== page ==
HC Deb 07 March 1951 vol 485 cc415-6
13. Mr. Shepherd

asked the Postmaster-General how many ex-employees of Cable and Wireless, Limited, are now receiving in his service lower total remuneration than that received when the service was under private enterprise.

The Postmaster-General (Mr. Ness Edwards)

Up to 1947, members of Cable and Wireless, Limited, received a variable bonus, related to the company's profits, which was not reckoned for pension or for overtime rates. This bonus was consolidated with pay from 1st January, 1947, under an agreement negotiated between the company and the staff associations concerned. None of the company's staff transferred to the Post Office on 1st April, 1950, receives less than his normal pay at the time of transfer. Extra earnings for Sunday duty and overtime are, of course, largely dependent on day-to-day conditions.

Mr. Shepherd

Is that answer designed to conceal the fact that the employees do not now receive as much remuneration under State ownership as they did when they were employed by Cable and Wireless?

Mr. Ness Edwards

No, Sir, the answer is designed to give the facts and the consequences of an agreement which was freely negotiated between both sides.

Mr. Shepherd

Is the right hon. Gentleman saying that taking into account the bonus, which is an essential part of their earnings, the men are receiving today from his Department what they previously received from Cable and Wireless?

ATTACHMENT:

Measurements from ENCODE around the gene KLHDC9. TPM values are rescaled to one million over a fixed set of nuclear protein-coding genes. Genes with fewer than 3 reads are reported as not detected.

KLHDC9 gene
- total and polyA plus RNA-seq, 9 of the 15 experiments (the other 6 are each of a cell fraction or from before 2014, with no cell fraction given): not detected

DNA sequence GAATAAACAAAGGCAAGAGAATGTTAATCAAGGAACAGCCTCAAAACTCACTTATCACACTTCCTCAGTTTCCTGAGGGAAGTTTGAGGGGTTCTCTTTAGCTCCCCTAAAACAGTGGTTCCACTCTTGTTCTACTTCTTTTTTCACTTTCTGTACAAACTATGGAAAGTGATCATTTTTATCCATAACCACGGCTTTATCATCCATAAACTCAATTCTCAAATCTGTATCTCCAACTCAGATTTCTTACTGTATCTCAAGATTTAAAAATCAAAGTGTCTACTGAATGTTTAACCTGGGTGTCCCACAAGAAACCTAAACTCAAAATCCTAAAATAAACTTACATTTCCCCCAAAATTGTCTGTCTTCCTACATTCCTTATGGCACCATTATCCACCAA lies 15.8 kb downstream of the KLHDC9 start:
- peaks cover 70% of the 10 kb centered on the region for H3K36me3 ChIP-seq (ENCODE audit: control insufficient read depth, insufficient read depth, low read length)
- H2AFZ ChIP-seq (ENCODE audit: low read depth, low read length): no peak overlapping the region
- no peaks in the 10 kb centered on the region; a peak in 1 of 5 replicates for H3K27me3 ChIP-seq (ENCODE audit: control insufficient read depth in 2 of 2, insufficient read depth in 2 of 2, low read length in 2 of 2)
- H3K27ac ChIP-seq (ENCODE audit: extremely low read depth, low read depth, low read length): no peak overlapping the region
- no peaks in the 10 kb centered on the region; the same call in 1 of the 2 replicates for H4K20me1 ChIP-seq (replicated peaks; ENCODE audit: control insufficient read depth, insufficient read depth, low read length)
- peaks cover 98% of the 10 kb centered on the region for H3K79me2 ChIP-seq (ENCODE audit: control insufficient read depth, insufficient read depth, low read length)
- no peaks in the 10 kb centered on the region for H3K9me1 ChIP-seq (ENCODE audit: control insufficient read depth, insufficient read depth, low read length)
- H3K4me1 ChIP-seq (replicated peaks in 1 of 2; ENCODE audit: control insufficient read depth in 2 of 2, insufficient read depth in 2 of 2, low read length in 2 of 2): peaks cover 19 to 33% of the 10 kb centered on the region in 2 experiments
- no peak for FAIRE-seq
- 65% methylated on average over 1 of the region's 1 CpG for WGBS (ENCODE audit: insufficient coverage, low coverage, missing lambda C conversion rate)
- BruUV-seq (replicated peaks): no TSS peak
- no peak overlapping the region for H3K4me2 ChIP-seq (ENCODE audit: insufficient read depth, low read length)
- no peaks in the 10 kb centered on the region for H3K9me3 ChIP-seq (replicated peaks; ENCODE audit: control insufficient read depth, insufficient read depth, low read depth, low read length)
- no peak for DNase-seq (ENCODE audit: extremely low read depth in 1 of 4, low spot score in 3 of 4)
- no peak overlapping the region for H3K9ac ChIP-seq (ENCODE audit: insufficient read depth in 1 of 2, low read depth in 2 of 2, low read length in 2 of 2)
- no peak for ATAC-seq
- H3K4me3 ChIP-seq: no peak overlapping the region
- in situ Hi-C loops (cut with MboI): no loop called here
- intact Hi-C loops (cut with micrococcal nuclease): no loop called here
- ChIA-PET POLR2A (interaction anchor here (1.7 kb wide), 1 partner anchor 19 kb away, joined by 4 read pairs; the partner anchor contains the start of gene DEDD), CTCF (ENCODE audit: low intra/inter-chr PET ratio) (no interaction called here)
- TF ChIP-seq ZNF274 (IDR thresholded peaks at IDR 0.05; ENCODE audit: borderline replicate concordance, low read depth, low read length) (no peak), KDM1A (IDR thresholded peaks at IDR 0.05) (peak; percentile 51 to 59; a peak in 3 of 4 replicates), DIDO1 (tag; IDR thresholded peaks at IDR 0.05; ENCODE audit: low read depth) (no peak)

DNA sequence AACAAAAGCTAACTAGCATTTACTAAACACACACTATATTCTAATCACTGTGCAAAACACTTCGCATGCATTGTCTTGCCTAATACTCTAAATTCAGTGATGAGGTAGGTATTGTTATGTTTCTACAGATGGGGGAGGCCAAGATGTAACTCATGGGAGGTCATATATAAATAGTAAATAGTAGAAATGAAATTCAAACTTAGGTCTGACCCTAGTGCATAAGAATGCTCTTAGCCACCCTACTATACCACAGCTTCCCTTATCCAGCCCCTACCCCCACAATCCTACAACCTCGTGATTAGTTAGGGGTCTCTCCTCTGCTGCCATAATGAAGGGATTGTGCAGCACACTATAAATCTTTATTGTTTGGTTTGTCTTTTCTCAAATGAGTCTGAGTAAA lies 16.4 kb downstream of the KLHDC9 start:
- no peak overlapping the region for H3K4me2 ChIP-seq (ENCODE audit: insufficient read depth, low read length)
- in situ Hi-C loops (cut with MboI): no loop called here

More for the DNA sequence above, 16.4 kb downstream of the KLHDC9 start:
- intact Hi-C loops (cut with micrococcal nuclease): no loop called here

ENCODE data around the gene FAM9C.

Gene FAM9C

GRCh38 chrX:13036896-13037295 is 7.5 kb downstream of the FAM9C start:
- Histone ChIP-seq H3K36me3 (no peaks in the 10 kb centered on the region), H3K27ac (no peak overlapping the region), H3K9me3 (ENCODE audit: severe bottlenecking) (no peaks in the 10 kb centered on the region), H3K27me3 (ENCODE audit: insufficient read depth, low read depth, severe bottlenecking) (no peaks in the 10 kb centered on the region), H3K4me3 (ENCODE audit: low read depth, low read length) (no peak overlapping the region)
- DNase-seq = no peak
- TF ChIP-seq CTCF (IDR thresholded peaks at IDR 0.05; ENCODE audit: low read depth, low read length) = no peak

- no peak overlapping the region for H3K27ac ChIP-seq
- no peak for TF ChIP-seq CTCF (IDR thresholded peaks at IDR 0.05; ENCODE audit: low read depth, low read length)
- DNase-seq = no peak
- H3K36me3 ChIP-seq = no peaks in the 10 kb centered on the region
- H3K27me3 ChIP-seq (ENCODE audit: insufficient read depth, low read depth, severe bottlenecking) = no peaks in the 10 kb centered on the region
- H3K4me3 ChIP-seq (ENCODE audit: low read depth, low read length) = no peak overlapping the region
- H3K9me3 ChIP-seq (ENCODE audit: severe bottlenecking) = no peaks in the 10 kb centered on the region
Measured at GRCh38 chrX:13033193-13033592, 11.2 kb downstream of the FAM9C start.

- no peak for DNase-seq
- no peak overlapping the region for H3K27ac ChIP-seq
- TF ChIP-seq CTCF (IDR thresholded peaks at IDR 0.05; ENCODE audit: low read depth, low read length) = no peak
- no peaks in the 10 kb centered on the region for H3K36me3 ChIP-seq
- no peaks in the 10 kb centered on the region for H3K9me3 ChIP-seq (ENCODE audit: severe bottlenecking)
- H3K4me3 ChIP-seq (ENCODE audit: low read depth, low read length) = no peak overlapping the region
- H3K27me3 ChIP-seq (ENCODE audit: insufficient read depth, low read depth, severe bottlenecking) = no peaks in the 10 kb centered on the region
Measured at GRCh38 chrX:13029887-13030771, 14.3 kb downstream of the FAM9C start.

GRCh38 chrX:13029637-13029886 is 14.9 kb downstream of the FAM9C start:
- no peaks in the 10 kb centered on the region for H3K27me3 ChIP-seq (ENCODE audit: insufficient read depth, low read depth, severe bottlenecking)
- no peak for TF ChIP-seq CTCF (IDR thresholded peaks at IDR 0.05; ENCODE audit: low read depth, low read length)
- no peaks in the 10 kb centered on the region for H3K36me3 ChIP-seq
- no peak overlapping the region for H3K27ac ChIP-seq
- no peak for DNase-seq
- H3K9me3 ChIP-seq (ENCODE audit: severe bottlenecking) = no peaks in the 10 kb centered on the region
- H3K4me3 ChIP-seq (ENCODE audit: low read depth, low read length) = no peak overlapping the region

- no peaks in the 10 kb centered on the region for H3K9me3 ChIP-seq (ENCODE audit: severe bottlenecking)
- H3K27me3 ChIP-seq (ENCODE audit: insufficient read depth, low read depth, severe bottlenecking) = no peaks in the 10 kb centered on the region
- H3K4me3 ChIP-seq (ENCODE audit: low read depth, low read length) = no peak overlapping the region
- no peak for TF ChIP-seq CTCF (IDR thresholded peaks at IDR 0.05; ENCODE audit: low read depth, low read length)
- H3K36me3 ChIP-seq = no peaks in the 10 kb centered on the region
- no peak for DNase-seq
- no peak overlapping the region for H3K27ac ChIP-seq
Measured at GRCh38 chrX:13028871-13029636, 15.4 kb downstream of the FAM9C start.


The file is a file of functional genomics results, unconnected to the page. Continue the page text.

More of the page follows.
Mr. Ness Edwards

No, Sir, what I am saying is that some may receive more and some may receive less, but we are paying what is provided for under a freely negotiated agreement.

Mr. Marlowe

Now that the right hon. Gentleman has answered the Question, contrasting wages under private enterprise and in a nationalised industry, does he agree that Cable and Wireless is now a nationalised industry?

Mr. Ness Edwards

That is an entirely different matter. Cable and Wireless was divided into several parts and an independent company has been formed with a limited charter. It cannot be described as a nationalised undertaking.

Mr. R. V. Grimston

Was not an undertaking given at the time of the takeover that none of the employees would be worse off under the new scheme? Does not the Postmaster-General's answer imply that that undertaking has not been carried out?

Mr. Ness Edwards

If that undertaking has not been carried out, we should have heard from the trade union associations before now. So far, we have had no representations.